A powerful Congressional committee charged with overseeing the Pentagon’s vast $700 billion annual budget is now stacked with female military veterans, after the landmark 2018 elections brought a wave of women to Congress.
The House Armed Services Committee named 16 new Democratic members, according to a Jan. 15 email from committee chair Adam Smith of Washington state. Ten are women, and three of those are military vets who are new to Congress: Chrissy Houlahan is a third-generation veteran who served in the Air Force; Mikie Sherrill, a former Navy helicopter pilot; and Elaine Luria had a 20-year career in the Navy as a nuclear engineer. They join Tulsi Gabbard, an Army veteran and Democrat from Hawaii. Republicans have not yet declared their Armed Services Committee members.
The overall number of women is believed to be a record for the House committee, which was started in 1947 and has never had a female chair. Patricia Schroeder, a Democrat from Colorado, became its first female member in 1973; the chairman at the time made her literally share a chair with another member of the committee during an organizational meeting to make her uncomfortable, she recalled to a biographer.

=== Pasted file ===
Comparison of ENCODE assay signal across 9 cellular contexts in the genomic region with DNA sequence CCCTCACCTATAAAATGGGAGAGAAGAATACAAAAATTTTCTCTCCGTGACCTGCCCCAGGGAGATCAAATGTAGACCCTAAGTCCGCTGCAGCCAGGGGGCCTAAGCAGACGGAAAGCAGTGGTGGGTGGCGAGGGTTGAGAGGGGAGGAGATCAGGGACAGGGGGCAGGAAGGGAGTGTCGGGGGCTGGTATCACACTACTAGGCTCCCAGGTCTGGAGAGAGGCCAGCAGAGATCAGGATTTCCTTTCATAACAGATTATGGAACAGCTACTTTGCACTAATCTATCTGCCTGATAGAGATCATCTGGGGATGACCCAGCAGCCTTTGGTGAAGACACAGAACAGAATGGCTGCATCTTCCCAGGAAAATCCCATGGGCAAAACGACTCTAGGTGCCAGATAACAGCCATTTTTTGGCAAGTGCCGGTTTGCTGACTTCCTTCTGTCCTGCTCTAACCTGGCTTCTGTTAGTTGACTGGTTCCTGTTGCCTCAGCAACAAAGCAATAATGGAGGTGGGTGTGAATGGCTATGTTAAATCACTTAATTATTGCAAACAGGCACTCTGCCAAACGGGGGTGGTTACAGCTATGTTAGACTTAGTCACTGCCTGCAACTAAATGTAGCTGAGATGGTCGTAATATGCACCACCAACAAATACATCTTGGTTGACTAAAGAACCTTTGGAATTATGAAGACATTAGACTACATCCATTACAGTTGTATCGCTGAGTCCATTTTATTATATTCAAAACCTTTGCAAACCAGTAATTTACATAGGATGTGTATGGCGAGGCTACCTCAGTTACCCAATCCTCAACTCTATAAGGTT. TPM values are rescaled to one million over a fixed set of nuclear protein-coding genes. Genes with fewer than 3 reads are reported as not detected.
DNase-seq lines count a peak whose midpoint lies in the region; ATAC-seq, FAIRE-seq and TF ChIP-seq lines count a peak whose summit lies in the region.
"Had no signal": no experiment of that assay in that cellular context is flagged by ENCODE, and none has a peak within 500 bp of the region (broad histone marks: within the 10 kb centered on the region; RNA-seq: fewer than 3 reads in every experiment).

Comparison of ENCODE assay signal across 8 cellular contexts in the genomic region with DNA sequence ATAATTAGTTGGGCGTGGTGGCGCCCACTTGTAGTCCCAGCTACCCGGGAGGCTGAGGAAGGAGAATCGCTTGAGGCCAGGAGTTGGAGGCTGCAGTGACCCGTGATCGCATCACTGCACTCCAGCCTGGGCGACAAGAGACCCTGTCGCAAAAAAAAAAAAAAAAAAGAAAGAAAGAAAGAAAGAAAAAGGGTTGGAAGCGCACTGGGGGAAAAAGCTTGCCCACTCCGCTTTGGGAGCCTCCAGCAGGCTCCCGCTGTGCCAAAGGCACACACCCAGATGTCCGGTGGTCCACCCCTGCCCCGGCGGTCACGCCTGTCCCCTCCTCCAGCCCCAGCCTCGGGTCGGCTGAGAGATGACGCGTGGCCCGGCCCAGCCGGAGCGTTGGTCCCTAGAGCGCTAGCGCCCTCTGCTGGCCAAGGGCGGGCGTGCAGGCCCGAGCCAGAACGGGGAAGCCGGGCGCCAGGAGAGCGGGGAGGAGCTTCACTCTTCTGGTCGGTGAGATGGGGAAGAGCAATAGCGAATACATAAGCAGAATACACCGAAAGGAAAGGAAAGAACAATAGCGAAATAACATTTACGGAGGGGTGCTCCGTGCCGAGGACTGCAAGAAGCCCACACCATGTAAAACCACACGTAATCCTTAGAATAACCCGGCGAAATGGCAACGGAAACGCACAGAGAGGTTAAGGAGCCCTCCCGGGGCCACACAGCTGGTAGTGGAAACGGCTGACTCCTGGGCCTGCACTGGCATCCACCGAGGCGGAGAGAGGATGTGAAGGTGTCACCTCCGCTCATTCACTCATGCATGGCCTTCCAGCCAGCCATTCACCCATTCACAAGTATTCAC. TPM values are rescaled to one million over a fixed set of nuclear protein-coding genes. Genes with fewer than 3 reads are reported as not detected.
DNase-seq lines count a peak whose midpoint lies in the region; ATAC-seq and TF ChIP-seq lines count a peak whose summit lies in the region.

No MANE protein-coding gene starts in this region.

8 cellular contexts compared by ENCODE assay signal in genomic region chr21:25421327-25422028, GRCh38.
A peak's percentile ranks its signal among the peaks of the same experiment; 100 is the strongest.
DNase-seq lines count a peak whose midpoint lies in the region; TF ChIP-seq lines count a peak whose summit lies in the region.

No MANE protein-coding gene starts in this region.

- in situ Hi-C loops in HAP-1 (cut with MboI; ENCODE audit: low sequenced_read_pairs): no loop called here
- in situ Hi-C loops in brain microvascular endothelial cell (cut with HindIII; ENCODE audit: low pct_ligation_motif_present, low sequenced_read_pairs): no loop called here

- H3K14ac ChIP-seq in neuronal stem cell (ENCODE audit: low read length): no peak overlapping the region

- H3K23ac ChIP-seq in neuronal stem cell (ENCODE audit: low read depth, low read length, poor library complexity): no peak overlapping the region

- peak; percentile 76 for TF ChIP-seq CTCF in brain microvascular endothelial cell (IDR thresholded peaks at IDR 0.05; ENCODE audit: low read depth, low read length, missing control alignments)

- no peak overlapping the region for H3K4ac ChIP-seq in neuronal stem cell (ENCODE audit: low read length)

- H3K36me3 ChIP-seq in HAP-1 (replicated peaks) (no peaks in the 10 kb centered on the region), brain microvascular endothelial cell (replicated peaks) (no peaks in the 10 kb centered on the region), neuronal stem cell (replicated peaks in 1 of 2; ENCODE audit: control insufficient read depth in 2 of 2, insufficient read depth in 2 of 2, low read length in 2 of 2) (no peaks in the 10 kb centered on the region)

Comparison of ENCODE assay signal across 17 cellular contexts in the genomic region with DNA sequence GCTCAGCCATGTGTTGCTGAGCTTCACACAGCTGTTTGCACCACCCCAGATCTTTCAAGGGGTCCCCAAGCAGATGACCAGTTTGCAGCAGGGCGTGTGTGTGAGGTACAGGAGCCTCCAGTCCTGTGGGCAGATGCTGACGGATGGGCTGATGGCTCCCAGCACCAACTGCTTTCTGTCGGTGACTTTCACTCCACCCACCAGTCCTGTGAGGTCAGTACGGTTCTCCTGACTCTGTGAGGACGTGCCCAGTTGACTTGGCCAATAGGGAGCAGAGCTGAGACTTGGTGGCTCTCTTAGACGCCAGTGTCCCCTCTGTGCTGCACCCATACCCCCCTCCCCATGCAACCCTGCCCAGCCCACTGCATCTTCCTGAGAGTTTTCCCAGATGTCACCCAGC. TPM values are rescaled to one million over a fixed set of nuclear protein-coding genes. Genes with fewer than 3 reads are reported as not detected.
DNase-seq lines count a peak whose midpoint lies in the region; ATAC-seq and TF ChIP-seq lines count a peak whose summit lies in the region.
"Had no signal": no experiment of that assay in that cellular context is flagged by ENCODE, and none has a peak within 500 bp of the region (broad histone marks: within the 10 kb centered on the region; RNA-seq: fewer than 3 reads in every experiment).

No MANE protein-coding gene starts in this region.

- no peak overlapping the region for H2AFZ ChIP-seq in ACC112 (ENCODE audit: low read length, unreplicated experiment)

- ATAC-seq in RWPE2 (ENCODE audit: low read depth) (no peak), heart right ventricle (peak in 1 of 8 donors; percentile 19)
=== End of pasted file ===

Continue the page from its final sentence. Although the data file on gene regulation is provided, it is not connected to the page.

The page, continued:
The US military industrial complex is increasingly run by women, as Politico reported this month; they are the top executives at defense contractors and some of the top military officials designing and purchasing the US’s massive military arsenal.
Being in the military was a common path to Congress in decades past, and nearly three-quarters of members elected in the years after the Vietnam War had served, the Military Times notes; now less than 20% of Congress has. However, the 2018 elections brought 19 brand new military veterans to office from both sides of the aisle. The US Congress overall now has seven female veterans, a record.